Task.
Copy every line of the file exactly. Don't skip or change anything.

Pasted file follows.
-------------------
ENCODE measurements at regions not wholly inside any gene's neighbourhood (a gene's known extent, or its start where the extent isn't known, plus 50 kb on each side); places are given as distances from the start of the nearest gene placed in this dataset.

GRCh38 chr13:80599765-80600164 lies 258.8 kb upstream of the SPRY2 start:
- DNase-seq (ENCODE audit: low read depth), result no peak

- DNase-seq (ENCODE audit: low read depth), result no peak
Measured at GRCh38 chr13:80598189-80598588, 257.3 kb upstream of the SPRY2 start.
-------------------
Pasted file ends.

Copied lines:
ENCODE measurements at regions not wholly inside any gene's neighbourhood (a gene's known extent, or its start where the extent isn't known, plus 50 kb on each side); places are given as distances from the start of the nearest gene placed in this dataset.

GRCh38 chr13:80599765-80600164 lies 258.8 kb upstream of the SPRY2 start:
- DNase-seq (ENCODE audit: low read depth), result no peak

- DNase-seq (ENCODE audit: low read depth), result no peak
Measured at GRCh38 chr13:80598189-80598588, 257.3 kb upstream of the SPRY2 start.